- Friday, April 06, 2001
"Make it your ambition to lead a quiet life and attend to your own business and work with your hands." 1 Thessalonians 4:11 (NASB)
The number of high school graduates who enter adult life today without the ability to do a load of laundry is amazing! Most home-schooled children will not have this problem, since laundry is usually an essential part of the curriculum. However, we thought some of you might appreciate some of our ideas on how to prepare your students for the challenges and necessities of everyday life - laundry included.
We purposed that our children would be considered self-sufficient early in their high school education. To this end, we took pains to be sure each of our children was competent in basic life skills. This is not accomplished in every home since it is usually easier for mom and dad to just do the work themselves! At least that seems true at first. However, the benefits of training the children to take on responsibilities within the home will quickly become evident.
Beyond the training in righteousness, character, and moral responsibility that we strive to give our children in a home-schooling environment, we need to help them learn skills that are appropriate for becoming useful, capable, and industrious adults. And the sooner, the better.
When our children were in upper elementary school, it became our habit to assign a week's worth of "book work" at a time. When any child finished with that, they then had "free" time. Since they often finished in record time, we would allow them to spend their free time on what we defined to be "constructive" activities. In other words, they were not allowed to play video games for hours on end simply because they finished their book work. We encouraged them to experiment with hobbies and crafts since this was considered constructive. Jeremiah began to really enjoy cooking. He started out with simple menu items, but soon progressed to planning and making gourmet meals for our family and even guests. His culinary skills have blessed us now for years.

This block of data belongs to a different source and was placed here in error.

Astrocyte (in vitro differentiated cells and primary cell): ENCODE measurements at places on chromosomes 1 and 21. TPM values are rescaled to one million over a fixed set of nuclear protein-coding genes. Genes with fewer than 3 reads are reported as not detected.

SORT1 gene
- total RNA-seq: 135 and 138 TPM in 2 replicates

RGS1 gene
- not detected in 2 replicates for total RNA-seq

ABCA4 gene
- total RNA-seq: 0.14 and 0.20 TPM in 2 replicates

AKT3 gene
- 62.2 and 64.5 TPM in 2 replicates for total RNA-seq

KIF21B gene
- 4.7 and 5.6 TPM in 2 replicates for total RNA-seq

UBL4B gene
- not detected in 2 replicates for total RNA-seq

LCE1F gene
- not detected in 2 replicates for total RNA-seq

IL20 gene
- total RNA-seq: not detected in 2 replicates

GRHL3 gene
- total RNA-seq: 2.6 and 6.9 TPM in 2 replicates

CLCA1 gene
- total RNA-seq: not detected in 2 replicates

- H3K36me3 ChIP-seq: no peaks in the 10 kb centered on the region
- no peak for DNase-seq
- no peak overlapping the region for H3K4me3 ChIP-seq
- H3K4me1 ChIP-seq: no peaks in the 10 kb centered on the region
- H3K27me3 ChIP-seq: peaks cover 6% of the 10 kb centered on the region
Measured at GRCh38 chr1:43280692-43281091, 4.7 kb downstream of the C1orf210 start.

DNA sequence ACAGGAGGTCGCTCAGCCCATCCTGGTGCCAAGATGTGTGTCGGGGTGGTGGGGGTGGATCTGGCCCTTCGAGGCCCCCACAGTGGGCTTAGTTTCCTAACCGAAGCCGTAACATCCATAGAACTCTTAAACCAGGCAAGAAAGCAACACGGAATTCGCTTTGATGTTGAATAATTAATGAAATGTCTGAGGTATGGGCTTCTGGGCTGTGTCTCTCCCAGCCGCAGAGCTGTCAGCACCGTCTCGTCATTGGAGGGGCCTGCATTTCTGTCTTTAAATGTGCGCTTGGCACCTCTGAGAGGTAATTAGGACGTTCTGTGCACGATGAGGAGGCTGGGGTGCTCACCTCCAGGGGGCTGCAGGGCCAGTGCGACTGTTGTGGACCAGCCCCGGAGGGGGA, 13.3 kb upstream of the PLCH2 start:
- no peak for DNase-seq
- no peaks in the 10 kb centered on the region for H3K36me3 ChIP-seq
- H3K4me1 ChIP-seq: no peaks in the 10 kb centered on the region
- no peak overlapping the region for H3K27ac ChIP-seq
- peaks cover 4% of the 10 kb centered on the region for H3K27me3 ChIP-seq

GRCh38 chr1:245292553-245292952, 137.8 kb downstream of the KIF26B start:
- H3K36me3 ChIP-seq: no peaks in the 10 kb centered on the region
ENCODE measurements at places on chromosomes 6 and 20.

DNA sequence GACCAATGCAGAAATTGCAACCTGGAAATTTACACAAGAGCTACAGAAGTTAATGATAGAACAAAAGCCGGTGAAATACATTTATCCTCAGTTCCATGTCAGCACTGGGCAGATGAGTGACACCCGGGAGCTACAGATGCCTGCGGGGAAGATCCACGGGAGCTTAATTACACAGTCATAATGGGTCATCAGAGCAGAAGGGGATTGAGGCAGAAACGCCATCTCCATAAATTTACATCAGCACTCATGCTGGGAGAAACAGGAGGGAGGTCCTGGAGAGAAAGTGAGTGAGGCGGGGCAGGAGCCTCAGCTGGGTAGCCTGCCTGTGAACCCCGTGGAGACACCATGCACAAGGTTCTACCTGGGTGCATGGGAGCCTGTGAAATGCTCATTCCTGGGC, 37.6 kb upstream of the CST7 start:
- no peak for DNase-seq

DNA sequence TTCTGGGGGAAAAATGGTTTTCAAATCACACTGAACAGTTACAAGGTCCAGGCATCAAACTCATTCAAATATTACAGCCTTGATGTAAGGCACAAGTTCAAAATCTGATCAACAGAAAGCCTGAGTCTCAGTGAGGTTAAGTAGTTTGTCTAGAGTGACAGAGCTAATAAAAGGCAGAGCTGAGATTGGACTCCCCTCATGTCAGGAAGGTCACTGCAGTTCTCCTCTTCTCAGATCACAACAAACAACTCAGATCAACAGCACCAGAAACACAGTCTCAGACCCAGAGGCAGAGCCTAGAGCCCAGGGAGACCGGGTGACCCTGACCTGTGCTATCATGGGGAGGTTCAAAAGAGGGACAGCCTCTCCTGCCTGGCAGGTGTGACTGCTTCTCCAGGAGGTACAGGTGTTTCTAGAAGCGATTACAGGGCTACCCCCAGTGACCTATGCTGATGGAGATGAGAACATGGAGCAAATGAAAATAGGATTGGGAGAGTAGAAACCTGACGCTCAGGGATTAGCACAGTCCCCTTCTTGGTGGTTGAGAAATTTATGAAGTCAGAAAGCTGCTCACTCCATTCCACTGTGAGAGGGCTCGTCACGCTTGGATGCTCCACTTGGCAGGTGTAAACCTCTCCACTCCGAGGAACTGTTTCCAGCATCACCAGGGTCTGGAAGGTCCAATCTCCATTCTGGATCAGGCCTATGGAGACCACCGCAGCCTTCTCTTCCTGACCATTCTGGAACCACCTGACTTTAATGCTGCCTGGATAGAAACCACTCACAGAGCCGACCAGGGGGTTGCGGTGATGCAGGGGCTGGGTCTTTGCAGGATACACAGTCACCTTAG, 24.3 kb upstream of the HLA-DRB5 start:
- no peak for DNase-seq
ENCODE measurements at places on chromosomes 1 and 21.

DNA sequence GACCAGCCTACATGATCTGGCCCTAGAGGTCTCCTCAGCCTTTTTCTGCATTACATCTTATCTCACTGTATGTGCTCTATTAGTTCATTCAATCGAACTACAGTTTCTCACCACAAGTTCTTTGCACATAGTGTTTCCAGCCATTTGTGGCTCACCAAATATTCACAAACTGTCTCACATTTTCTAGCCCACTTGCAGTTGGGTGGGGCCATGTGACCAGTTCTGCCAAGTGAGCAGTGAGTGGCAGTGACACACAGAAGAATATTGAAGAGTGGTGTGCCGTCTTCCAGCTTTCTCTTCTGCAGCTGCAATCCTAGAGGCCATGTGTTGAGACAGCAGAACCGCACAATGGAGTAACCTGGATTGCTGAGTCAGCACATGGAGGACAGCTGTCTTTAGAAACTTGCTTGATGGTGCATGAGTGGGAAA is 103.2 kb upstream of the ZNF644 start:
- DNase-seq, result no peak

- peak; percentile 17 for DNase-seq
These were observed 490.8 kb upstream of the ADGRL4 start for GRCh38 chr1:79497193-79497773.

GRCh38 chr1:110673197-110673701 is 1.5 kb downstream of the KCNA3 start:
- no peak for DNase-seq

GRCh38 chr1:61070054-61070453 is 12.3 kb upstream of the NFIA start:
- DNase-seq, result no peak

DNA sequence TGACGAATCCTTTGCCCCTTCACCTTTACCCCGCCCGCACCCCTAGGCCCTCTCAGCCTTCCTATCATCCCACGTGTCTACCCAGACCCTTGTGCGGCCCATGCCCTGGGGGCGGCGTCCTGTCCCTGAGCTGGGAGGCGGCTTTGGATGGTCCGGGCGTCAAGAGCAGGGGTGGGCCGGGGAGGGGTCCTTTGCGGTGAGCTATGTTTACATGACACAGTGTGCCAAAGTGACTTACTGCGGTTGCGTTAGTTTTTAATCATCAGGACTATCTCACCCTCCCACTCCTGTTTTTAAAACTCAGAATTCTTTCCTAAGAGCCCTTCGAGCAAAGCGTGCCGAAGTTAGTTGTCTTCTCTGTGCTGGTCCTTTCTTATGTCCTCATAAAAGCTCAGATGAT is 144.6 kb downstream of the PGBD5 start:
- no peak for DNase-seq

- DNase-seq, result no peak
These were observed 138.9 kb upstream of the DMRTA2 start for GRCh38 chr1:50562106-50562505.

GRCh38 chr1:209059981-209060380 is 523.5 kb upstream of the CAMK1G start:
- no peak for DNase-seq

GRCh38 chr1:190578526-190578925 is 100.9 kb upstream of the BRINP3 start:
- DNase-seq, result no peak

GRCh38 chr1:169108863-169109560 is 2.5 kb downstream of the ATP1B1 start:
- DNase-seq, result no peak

Rebekah and Katie took the attitude of "anything Mom can do, we can do too." They proceeded to become expert pie makers (Mom's specialty) and to cook and bake anything they could think of. They then began to sew and do various crafts. They decorated and painted their living areas, they put up wallpaper at friends' homes. Katie has recently taken up knitting, and has even sat down with Grandma and Aunt Sue to learn their techniques.
Jeremiah, Josiah, and Wesley split and stacked (with Katie's help) nearly all the wood used to heat our home when we lived on a farm in New York. Each learned to work with his hands and be productive. These habits have persisted into high school. (In fact, as I write, Wesley is putting out the garbage; he is in between loads of laundry and loading the dishwasher. Some young lady is going to very glad some day.)
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